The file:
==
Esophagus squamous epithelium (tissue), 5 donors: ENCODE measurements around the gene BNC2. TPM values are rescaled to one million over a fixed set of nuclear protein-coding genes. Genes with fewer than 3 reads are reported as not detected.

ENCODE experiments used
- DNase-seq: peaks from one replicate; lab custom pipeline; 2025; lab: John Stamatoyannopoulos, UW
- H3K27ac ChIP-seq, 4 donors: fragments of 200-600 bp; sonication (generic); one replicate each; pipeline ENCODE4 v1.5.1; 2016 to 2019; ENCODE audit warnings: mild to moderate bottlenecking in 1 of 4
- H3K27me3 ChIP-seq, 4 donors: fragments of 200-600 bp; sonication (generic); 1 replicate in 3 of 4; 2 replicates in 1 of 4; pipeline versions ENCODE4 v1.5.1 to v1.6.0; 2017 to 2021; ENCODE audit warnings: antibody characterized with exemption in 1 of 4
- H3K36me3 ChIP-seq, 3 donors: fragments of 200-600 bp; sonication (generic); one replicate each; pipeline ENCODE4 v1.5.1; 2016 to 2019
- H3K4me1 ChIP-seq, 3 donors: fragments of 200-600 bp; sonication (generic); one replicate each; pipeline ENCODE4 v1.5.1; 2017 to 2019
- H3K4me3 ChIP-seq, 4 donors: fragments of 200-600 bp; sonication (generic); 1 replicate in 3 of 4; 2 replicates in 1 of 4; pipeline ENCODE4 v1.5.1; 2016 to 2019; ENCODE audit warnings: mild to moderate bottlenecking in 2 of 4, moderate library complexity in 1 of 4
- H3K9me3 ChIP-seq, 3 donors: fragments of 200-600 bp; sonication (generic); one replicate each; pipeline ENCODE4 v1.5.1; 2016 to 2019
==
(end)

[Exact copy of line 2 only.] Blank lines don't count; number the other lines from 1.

ENCODE experiments used